and not to be rude, but anytime someone posts numerous quotes from 40 pages ago, my eyes glaze over. i don't read their posts, i skip them. nothing is more annoying than someone who interupts a conversation talking about a subject everyone has moved beyond. that's all i'm saying.

personally, i find academics talking about sex work as revolting as you. but then again, i bristle at anyone who hasn't done it talking about it as if they were an authority, just as offensive.

and i think you know why people dread going into sex work. because you constantly hear people foisting horror stories and telling you that to do so 'wears away at one's very soul...." uh, yeah. what was i saying about people pretenting that they know....? perhaps it would help if you stopped generalizing in your posts and personalized. sex work is, to you, damaging to your soul. not sex work IS damaging to their soul. speak for yourself.

sorry, i don't see the act of sucking a guy's dick as the same thing being (eternally) servile. i brook no shit when i work, i am not some mindless drone as you seem to imply. the work is not a cake walk where i just throw my legs up in the air and call it done. and while you talk about it being some sort of slavery to the man, i have to disagree. sex work, like it or not can offer freedom and independance to women who may not have your advantages.

more over, you seem to think one cannot possibly be at all feminist if one gets money for sex. you can absolutely do sex work and have a balanced relationship. the two don't over lap, much as you seem to merge the two. because i am a stripper, a hooker, a phone sex operator, or in someway make money from a bodily function, doesn't mean i've been lobotimized. it doesn't mean i cannot stand up for myself in a relationship, or that i must fold to the will of every man that crosses my path. and if anything, i think it's simplistic, and belittles women, and our intelegence.
wombat
EJ -- yeah I regret posting in a way that seems that I disrespect the people involved, because that is not how I feel.

These intersecting issues are rather painful for me right now. But, I hope to be able to deal with the pain in a more substantial, effective and articulate way.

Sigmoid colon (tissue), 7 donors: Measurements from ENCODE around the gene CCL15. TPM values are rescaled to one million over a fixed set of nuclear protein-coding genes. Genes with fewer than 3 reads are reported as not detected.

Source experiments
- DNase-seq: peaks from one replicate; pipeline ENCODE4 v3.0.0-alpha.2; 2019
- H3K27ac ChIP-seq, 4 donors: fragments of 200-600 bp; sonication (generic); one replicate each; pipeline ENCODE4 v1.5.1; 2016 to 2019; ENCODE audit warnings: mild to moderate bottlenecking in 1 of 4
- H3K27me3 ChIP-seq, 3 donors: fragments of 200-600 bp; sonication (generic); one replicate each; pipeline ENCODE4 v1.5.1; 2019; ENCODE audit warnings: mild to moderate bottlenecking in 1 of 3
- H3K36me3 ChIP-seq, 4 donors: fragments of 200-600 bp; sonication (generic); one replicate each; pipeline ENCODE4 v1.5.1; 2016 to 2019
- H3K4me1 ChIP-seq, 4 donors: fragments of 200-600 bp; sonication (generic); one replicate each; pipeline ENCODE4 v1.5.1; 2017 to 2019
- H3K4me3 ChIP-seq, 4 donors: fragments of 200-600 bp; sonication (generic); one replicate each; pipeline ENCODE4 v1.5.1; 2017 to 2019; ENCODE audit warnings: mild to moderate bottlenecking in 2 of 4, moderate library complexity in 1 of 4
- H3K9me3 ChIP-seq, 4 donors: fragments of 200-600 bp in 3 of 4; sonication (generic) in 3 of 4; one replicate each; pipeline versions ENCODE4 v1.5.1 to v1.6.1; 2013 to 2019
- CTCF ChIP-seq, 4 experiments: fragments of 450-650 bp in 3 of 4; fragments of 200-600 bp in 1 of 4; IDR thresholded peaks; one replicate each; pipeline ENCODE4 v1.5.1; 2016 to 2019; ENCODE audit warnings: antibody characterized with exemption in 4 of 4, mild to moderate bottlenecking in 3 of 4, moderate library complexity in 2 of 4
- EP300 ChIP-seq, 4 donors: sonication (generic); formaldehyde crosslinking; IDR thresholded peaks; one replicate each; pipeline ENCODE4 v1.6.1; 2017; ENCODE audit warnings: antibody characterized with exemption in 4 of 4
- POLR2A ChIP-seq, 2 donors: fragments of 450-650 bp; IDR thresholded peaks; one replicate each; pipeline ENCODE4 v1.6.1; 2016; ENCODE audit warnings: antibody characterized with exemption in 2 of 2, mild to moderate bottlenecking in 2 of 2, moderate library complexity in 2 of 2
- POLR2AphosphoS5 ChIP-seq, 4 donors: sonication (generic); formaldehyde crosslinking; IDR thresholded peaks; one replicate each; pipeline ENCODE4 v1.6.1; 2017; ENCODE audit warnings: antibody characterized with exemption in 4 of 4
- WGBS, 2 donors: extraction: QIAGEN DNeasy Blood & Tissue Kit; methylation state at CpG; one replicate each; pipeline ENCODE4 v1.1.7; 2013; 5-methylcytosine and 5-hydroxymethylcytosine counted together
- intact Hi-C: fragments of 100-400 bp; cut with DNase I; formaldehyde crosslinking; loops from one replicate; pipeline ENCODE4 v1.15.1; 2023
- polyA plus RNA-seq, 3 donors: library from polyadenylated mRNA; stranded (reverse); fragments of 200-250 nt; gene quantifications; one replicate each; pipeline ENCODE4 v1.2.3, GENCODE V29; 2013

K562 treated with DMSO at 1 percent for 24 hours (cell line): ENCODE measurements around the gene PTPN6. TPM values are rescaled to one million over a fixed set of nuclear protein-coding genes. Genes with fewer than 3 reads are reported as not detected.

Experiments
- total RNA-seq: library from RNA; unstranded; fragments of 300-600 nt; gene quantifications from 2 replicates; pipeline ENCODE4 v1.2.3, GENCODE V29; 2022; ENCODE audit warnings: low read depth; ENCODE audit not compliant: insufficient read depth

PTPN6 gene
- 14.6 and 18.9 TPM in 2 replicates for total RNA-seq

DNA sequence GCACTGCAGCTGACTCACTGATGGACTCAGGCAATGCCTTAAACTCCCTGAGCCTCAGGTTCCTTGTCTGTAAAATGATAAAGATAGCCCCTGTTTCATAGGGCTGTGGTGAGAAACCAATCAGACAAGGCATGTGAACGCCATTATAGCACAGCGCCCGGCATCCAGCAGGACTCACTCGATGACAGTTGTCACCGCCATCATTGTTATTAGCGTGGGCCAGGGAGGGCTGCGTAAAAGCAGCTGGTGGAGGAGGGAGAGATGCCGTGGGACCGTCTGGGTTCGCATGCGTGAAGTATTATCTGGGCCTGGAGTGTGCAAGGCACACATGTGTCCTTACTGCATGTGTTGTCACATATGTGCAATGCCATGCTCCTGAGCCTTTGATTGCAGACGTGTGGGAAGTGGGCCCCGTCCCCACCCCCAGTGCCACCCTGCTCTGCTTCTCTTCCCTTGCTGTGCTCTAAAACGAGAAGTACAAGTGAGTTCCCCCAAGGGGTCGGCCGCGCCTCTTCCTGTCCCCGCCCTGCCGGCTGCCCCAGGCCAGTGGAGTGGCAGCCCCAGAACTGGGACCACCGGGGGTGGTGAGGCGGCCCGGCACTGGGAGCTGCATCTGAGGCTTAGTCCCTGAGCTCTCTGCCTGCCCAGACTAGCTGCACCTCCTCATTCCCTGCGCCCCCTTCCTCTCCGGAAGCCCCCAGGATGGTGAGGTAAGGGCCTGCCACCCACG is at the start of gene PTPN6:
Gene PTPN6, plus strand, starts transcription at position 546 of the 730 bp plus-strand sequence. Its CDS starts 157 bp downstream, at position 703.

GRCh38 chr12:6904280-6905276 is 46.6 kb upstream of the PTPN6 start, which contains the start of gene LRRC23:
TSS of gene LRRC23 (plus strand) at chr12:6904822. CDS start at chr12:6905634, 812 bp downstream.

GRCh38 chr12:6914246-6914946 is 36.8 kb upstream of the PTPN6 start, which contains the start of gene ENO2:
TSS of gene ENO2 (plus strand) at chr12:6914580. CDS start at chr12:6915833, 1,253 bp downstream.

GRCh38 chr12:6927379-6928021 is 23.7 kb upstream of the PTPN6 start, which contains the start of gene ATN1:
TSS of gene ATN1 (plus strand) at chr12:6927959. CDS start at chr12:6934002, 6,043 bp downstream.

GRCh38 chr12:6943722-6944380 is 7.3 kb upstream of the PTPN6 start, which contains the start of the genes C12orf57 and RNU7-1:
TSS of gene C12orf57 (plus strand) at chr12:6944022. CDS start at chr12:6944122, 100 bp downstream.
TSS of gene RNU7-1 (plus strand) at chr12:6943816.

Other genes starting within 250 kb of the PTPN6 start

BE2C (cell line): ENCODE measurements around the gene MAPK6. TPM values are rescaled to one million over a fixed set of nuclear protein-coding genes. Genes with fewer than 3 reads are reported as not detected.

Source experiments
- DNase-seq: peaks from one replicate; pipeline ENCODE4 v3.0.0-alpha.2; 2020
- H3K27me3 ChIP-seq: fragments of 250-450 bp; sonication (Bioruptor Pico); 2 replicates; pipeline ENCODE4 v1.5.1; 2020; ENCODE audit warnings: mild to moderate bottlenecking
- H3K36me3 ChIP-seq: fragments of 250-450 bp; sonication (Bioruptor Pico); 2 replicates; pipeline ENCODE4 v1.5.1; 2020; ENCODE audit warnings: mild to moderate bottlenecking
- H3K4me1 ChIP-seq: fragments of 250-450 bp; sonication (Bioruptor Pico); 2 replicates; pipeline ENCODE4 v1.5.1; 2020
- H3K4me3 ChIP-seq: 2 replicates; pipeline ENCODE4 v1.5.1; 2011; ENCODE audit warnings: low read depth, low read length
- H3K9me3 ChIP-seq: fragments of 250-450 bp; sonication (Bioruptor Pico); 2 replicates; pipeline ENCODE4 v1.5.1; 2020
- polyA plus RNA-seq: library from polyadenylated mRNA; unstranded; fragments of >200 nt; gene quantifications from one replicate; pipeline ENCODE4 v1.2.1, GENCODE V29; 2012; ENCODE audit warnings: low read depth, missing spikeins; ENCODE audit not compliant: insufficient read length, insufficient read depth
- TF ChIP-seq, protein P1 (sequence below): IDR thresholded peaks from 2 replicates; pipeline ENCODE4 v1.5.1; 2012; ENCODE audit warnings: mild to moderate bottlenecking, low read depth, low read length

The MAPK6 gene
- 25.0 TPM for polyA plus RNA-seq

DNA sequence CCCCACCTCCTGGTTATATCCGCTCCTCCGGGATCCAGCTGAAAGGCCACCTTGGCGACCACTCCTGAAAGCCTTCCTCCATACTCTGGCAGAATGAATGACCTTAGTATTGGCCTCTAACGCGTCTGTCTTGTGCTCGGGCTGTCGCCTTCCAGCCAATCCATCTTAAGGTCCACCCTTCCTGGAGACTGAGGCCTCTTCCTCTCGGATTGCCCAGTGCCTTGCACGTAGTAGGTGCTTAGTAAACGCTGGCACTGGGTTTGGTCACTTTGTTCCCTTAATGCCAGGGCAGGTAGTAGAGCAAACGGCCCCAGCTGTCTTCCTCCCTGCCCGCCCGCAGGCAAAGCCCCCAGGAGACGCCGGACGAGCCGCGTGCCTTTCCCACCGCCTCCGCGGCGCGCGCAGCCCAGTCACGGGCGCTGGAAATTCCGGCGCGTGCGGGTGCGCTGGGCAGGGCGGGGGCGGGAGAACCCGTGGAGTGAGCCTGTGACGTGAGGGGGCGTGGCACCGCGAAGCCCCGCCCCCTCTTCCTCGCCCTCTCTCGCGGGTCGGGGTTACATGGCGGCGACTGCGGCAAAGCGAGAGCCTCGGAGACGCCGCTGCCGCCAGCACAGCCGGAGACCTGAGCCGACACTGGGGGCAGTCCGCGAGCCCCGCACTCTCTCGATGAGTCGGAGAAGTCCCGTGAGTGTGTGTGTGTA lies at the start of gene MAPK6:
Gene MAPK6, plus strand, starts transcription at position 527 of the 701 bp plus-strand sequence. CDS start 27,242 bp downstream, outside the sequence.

Girltrouble -- see, I think that it is more respectful to point out the similarities between blue collar and white collar jobs, where they exist. Not all blue collar jobs wear out your body. I've had machine shop jobs that were wonderful. You sit down and work quietly and use a lot of different abilities. Also, white collar office jobs pretty much stink if you're just hunched down in a cubicle doing repetitive stuff and getting carpal tunnel.

There are so many aspects to this stuff.

I'm not disprespecting you, girl trouble, I have really been interested in what you have to say. And your statements about the executives and academics are beloved by me. But, you see, I'm hearing second hand from you on the same basis I'm hearing second hand from others.

I don't like a social movement that promotes sex work as a tactic to make conditions better for sex workers. Is there nothing else for people to do? So many skilled and renumerative jobs have been denied us. Be the ruling class or be a servant? server? servicer?

I don't want to serve anyone. I want to be paid for skills that have nothing to do with being a domestic or sexual servant.

I guess this makes me a "bad" woman. We should all live for charities, knitting, babies, cute little animals, etc. We should inherit or marry our money, or else we don't deserve to have it. Whosoever is the sickest and weakest is our master and mistress. We have no right of refusal and no right to be strong.
Whatever we have, we must give to others.

Others, others, others.

I am truly sorry to be a Cranky McCrankypants about this in a way that bothers other people personally. NOT what I want to do.

But, really. This has been chewing on me for awhile, which I guess is why it came out here. I am working on pressenting myself in such a way that I will be taken seriously. I have a rare window opening and have to gear up on all levels, discipline on all levels, productiveness on all levels, to get through it before it slams.

And, seriously, in my past it was made known to me that I only existed to be the handmaiden to the downtrodden of the earth.

Is that all there is?
girltrouble